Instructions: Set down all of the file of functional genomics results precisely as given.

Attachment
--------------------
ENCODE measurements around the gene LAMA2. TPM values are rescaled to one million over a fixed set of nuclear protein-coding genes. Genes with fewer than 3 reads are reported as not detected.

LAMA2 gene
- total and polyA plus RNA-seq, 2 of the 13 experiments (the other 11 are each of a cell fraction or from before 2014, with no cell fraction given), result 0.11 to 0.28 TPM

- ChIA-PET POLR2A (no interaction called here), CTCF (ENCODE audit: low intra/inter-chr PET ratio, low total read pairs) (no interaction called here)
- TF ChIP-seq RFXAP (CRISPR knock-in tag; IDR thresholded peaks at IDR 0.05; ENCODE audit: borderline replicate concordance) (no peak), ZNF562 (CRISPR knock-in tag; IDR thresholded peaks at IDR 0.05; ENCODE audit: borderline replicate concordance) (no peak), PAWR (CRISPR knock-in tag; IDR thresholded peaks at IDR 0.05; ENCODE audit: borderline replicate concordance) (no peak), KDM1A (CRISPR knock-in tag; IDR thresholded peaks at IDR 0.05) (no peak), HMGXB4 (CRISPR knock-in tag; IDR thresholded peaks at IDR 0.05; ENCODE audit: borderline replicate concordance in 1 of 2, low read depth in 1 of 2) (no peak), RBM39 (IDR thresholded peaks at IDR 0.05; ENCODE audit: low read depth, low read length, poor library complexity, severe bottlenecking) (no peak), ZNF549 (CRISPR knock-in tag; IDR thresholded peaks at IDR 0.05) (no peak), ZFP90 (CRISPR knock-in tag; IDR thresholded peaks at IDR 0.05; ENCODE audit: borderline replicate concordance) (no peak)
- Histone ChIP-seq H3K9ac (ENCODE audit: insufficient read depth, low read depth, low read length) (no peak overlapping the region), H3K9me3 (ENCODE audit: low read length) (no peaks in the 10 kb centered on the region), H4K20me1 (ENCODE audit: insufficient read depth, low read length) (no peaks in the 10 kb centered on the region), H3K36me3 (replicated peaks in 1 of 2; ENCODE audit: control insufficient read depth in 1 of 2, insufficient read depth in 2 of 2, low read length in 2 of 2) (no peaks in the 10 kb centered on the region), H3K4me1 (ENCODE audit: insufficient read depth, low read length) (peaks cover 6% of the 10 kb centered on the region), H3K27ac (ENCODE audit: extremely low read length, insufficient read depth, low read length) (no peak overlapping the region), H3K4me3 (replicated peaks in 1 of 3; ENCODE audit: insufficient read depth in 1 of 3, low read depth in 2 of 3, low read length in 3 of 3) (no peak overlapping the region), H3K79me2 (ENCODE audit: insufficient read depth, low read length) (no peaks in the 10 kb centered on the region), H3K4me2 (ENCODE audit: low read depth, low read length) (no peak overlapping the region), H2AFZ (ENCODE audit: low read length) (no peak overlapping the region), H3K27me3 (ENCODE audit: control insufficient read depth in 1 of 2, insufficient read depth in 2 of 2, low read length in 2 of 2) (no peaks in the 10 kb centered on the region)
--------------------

ENCODE measurements around the gene LAMA2. TPM values are rescaled to one million over a fixed set of nuclear protein-coding genes. Genes with fewer than 3 reads are reported as not detected.

LAMA2 gene
- total and polyA plus RNA-seq, 2 of the 13 experiments (the other 11 are each of a cell fraction or from before 2014, with no cell fraction given), result 0.11 to 0.28 TPM

- ChIA-PET POLR2A (no interaction called here), CTCF (ENCODE audit: low intra/inter-chr PET ratio, low total read pairs) (no interaction called here)
- TF ChIP-seq RFXAP (CRISPR knock-in tag; IDR thresholded peaks at IDR 0.05; ENCODE audit: borderline replicate concordance) (no peak), ZNF562 (CRISPR knock-in tag; IDR thresholded peaks at IDR 0.05; ENCODE audit: borderline replicate concordance) (no peak), PAWR (CRISPR knock-in tag; IDR thresholded peaks at IDR 0.05; ENCODE audit: borderline replicate concordance) (no peak), KDM1A (CRISPR knock-in tag; IDR thresholded peaks at IDR 0.05) (no peak), HMGXB4 (CRISPR knock-in tag; IDR thresholded peaks at IDR 0.05; ENCODE audit: borderline replicate concordance in 1 of 2, low read depth in 1 of 2) (no peak), RBM39 (IDR thresholded peaks at IDR 0.05; ENCODE audit: low read depth, low read length, poor library complexity, severe bottlenecking) (no peak), ZNF549 (CRISPR knock-in tag; IDR thresholded peaks at IDR 0.05) (no peak), ZFP90 (CRISPR knock-in tag; IDR thresholded peaks at IDR 0.05; ENCODE audit: borderline replicate concordance) (no peak)
- Histone ChIP-seq H3K9ac (ENCODE audit: insufficient read depth, low read depth, low read length) (no peak overlapping the region), H3K9me3 (ENCODE audit: low read length) (no peaks in the 10 kb centered on the region), H4K20me1 (ENCODE audit: insufficient read depth, low read length) (no peaks in the 10 kb centered on the region), H3K36me3 (replicated peaks in 1 of 2; ENCODE audit: control insufficient read depth in 1 of 2, insufficient read depth in 2 of 2, low read length in 2 of 2) (no peaks in the 10 kb centered on the region), H3K4me1 (ENCODE audit: insufficient read depth, low read length) (peaks cover 6% of the 10 kb centered on the region), H3K27ac (ENCODE audit: extremely low read length, insufficient read depth, low read length) (no peak overlapping the region), H3K4me3 (replicated peaks in 1 of 3; ENCODE audit: insufficient read depth in 1 of 3, low read depth in 2 of 3, low read length in 3 of 3) (no peak overlapping the region), H3K79me2 (ENCODE audit: insufficient read depth, low read length) (no peaks in the 10 kb centered on the region), H3K4me2 (ENCODE audit: low read depth, low read length) (no peak overlapping the region), H2AFZ (ENCODE audit: low read length) (no peak overlapping the region), H3K27me3 (ENCODE audit: control insufficient read depth in 1 of 2, insufficient read depth in 2 of 2, low read length in 2 of 2) (no peaks in the 10 kb centered on the region)